We got to talk about everything through the course of our day: boys, future plans, even specialized English vocabulary — Karst, limestone, sinkhole, cave. It was a long day, but the girls were so proud to have arranged it. They thought of everything, from car snacks for the early morning drive to a visit to a flower show while dinner was being prepared. After dinner, when the men started smoking, we took a walk down Jiangmen’s main street. Lydia’s younger cousin joined us as a tag-along. She hadn’t been interested in English before, but now that we were all speaking it, she was dying to know what we were talking about.

To cap the night off, all of us went out for post-meal BBQ with more friends and family, including Lydia’s former English teacher. It was funny to have a snack after such a nice meal, but it was a holiday! BBQ was much more relaxed than the formal dinner. Lydia and Serena relaxed, too, and the focus was finally off entertaining The English Teacher. Everyone asked me about the girls, for a change. How they were doing out in the world, in the big city high school. They were genuinely proud to see their girl speaking English so fluently, and I was proud too.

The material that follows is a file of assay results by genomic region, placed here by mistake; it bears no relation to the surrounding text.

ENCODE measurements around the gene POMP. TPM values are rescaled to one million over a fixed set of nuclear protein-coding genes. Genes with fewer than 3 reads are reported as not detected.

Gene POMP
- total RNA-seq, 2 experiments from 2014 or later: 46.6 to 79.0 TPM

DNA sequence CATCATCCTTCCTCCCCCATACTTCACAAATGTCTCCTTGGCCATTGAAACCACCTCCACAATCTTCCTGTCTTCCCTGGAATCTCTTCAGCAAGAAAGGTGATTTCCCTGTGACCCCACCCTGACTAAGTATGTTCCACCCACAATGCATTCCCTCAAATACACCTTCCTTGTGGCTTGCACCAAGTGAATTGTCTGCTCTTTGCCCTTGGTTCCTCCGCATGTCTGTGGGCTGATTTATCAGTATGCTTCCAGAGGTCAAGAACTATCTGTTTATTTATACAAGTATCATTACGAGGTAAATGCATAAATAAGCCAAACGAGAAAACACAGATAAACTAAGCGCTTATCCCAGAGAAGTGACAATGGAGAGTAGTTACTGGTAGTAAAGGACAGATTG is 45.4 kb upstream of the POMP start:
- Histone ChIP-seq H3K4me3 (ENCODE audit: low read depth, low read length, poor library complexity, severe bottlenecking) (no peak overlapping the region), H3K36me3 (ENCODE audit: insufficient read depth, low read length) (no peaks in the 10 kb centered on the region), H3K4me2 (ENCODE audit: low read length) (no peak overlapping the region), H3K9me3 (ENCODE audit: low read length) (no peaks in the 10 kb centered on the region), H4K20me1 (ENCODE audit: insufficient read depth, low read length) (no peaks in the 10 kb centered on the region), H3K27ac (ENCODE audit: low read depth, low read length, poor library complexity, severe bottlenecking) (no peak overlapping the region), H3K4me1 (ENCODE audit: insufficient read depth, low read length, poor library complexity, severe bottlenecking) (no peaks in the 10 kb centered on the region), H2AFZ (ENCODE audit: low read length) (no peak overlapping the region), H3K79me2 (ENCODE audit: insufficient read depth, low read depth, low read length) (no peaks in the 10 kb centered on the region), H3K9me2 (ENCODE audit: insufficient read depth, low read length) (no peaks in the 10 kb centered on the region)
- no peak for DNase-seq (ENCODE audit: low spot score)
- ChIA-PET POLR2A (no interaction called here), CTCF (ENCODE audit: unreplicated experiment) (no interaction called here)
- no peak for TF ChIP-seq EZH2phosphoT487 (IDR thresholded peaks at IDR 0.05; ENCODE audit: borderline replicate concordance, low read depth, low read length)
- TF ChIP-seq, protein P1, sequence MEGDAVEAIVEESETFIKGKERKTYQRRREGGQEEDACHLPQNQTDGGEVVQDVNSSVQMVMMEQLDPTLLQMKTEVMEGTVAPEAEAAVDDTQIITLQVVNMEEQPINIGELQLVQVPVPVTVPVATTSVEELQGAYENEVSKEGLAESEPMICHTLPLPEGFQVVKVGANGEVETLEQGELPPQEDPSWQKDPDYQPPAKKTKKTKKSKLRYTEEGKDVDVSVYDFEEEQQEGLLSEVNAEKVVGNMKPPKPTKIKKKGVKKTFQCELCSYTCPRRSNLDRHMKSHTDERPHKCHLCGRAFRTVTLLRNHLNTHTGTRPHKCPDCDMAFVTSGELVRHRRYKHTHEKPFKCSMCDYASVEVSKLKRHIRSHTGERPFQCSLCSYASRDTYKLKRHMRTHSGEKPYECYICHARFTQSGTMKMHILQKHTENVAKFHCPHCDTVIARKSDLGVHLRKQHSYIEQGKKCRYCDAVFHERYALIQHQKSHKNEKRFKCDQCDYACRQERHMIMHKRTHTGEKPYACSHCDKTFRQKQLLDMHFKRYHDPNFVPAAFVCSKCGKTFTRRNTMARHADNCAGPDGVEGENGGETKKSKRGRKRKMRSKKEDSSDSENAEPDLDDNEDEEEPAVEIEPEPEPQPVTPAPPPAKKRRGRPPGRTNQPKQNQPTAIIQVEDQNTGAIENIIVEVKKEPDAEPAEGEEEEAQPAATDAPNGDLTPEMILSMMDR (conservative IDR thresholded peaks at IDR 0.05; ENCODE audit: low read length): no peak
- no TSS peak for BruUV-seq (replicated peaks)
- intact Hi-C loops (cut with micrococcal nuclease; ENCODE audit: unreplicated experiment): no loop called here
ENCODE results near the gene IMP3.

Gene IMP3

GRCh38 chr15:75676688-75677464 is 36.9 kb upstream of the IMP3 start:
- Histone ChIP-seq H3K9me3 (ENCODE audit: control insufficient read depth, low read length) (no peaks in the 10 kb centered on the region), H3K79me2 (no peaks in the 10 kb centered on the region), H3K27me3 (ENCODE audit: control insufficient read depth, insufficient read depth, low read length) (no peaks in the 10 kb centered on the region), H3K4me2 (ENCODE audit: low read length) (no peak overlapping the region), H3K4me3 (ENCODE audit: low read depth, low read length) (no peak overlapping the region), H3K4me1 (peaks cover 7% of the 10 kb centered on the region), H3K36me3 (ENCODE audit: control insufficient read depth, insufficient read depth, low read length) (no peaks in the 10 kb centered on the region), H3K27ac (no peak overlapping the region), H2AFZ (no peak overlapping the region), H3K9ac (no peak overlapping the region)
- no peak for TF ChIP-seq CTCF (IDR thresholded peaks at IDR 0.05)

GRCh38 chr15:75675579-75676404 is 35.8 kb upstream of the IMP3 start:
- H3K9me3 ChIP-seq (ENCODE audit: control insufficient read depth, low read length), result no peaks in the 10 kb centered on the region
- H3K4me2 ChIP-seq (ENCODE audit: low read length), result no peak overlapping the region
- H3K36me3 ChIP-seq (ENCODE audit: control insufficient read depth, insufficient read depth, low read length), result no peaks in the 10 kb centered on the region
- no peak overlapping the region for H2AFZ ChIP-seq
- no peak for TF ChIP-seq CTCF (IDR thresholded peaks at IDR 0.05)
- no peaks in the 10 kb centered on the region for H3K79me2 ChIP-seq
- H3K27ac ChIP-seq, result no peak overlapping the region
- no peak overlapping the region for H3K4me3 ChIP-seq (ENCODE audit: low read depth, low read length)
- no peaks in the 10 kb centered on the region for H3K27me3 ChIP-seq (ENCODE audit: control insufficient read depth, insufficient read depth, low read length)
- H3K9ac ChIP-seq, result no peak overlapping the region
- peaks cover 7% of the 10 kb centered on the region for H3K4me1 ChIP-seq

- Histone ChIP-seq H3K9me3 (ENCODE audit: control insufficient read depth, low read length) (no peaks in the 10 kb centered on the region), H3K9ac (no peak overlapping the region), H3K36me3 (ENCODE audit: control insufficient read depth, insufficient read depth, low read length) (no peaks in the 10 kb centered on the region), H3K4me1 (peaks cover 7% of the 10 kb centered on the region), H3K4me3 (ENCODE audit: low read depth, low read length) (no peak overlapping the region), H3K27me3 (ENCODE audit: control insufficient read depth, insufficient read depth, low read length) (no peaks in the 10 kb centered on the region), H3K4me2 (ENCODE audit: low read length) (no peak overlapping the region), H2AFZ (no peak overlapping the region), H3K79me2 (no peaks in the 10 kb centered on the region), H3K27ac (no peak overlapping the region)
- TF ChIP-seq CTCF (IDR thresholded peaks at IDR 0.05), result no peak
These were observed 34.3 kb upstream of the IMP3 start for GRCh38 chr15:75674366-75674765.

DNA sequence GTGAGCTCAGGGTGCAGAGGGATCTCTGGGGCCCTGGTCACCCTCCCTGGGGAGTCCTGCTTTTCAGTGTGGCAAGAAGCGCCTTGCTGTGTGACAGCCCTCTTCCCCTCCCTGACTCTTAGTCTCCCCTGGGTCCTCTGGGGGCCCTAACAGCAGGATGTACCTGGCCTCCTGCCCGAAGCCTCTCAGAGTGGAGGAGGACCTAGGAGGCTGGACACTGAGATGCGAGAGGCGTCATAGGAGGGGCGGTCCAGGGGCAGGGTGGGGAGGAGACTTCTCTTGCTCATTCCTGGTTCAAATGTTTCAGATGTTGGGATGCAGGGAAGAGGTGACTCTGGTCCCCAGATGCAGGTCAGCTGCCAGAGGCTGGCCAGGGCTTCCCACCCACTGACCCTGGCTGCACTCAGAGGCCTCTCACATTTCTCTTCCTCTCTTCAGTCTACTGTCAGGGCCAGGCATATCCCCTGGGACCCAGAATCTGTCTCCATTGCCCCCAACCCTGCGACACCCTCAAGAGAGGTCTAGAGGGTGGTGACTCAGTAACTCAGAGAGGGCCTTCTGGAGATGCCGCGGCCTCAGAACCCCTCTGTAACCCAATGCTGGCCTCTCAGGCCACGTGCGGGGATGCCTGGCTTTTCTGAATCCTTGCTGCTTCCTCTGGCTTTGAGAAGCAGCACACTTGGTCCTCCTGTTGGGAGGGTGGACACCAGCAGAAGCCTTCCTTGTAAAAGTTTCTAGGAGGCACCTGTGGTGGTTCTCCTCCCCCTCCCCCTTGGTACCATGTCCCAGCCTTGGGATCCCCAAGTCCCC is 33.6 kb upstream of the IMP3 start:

Mar 26, 2018

Toys R Us China, still going strong

We still had to order Iron Fist on Amazon, though

Our latest Special Report looks at some of the hubbub around the closure of Toys R Us — which here in Luzhou is nil, because Toys R Us is still open. Babies gotta have their toys. Toys R Us has actually been a big part of our China life, because Peter likes to hunt out the Marvel Legends figures. In addition to Toys R Us Luzhou, we’ve been to two in Chengdu, one in Shenzhen and at least two in Hong Kong. It’s actually given me some insight into the appeal of collecting as a hunt, rather than an act of acquisition.